International Models of Child Participation in Family Law Proceedings following Parental Separation / Divorce

International Models of Child Participation in Family Law Proceedings following Parental... This article reports on the findings of a 2009 survey conducted under the auspices of the Childwatch International Research Network about how children’s participation rights, as set out in Articles 12 and 13 of the UNCRC, are respected in private family law proceedings internationally. Court-based and alternative dispute resolution processes and the roles of relevant professionals engaged in child-inclusive practices are considered, as well as religious, indigenous and customary law methods of engaging with children. The findings from the 13 participating countries confirm an increasing international commitment to enhancing children’s participation in family law decision-making, but depict a wide variety of approaches being used to achieve this. Case studies from Australia, India, Israel and New Zealand are included to illustrate differing models of children’s participation currently in use in decision-making processes following parental separation. http://www.deepdyve.com/assets/images/DeepDyve-Logo-lg.png The International Journal of Children's Rights Brill

International Models of Child Participation in Family Law Proceedings following Parental Separation / Divorce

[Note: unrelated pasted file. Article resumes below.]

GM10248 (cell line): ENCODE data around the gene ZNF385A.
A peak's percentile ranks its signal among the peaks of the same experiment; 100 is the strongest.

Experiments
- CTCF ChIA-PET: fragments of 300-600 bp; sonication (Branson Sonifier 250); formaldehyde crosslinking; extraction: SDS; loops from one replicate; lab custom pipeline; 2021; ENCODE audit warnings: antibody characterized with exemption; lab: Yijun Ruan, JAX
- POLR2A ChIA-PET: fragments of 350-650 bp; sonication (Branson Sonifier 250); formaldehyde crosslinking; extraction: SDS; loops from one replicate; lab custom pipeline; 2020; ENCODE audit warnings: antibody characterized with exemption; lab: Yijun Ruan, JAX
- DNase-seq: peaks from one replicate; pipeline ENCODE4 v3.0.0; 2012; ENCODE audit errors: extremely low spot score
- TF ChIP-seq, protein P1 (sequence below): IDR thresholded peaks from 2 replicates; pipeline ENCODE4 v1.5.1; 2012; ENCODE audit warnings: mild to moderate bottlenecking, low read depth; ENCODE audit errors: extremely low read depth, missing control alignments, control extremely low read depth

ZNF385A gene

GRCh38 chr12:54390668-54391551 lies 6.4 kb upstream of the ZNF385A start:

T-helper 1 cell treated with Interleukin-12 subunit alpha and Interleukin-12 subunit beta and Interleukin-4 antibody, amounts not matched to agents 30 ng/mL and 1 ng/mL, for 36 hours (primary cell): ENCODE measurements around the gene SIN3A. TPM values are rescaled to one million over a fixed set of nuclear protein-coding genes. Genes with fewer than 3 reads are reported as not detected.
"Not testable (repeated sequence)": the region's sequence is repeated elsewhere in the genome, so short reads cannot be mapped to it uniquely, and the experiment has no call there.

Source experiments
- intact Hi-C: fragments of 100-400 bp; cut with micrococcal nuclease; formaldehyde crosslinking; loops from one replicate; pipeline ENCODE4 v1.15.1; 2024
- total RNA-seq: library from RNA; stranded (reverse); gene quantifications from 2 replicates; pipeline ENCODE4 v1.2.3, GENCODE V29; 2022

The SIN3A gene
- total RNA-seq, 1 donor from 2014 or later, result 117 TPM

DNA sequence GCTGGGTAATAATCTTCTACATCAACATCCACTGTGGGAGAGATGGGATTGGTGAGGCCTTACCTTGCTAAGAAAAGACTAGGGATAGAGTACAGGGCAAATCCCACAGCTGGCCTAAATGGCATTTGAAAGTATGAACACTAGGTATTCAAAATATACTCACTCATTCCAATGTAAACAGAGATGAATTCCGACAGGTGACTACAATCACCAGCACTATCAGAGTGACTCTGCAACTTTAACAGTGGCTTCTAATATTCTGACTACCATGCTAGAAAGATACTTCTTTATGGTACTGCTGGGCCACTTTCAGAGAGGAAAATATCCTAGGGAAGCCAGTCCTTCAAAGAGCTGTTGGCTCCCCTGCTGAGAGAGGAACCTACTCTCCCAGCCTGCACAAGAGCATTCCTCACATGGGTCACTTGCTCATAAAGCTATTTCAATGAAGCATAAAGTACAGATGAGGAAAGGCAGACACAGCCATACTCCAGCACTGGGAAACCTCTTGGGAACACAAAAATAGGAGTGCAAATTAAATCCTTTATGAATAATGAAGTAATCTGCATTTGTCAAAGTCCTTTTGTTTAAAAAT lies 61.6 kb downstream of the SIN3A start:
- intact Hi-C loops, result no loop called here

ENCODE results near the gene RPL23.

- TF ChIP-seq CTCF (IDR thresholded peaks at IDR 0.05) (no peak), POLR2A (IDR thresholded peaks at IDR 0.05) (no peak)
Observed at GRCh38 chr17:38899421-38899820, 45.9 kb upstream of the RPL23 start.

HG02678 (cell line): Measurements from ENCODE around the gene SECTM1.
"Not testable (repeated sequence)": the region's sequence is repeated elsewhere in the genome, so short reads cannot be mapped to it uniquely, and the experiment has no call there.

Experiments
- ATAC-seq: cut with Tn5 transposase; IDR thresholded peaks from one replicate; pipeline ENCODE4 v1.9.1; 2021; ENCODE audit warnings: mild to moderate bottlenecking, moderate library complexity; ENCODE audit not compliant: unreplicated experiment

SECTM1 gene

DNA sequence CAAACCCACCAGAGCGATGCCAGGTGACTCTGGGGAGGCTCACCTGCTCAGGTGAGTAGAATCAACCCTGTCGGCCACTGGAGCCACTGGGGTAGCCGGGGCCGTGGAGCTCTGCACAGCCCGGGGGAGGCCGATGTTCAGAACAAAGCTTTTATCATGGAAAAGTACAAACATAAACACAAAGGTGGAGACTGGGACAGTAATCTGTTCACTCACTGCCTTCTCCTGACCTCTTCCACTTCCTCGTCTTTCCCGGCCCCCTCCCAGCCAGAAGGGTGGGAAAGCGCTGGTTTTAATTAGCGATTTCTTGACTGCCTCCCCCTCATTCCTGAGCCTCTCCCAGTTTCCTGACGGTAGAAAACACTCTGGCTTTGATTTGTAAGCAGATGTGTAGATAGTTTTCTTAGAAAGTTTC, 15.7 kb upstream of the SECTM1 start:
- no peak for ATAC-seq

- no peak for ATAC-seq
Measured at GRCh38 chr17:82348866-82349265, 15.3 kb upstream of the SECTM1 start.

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Publisher
Brill
Copyright
© 2012 by Koninklijke Brill N.V., Leiden, The Netherlands
Subject
Articles
ISSN
0927-5568
eISSN
1571-8182
DOI
10.1163/15718182-55680006
Publisher site
See Article on Publisher Site

Abstract

This article reports on the findings of a 2009 survey conducted under the auspices of the Childwatch International Research Network about how children’s participation rights, as set out in Articles 12 and 13 of the UNCRC, are respected in private family law proceedings internationally. Court-based and alternative dispute resolution processes and the roles of relevant professionals engaged in child-inclusive practices are considered, as well as religious, indigenous and customary law methods of engaging with children. The findings from the 13 participating countries confirm an increasing international commitment to enhancing children’s participation in family law decision-making, but depict a wide variety of approaches being used to achieve this. Case studies from Australia, India, Israel and New Zealand are included to illustrate differing models of children’s participation currently in use in decision-making processes following parental separation.

Journal

The International Journal of Children's RightsBrill

Published: Jan 1, 2012

Keywords: child participation; rights; family law; separation; divorce; UNCRC; Childhood Studies

References

  • Early intervention in New Zealand Family court cases
  • Interpreting and supporting participation rights: Contributions from sociocultural theory

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